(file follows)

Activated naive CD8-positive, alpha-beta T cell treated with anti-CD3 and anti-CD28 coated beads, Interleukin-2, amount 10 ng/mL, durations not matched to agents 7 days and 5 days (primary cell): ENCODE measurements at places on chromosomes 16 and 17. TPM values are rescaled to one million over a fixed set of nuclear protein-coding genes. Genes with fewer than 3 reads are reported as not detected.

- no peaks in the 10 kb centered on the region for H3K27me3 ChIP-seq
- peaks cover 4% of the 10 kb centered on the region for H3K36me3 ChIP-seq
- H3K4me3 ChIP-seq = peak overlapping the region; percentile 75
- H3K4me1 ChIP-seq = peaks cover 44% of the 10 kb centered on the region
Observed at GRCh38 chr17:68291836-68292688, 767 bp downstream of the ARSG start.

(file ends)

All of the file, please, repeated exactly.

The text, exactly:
Activated naive CD8-positive, alpha-beta T cell treated with anti-CD3 and anti-CD28 coated beads, Interleukin-2, amount 10 ng/mL, durations not matched to agents 7 days and 5 days (primary cell): ENCODE measurements at places on chromosomes 16 and 17. TPM values are rescaled to one million over a fixed set of nuclear protein-coding genes. Genes with fewer than 3 reads are reported as not detected.

- no peaks in the 10 kb centered on the region for H3K27me3 ChIP-seq
- peaks cover 4% of the 10 kb centered on the region for H3K36me3 ChIP-seq
- H3K4me3 ChIP-seq = peak overlapping the region; percentile 75
- H3K4me1 ChIP-seq = peaks cover 44% of the 10 kb centered on the region
Observed at GRCh38 chr17:68291836-68292688, 767 bp downstream of the ARSG start.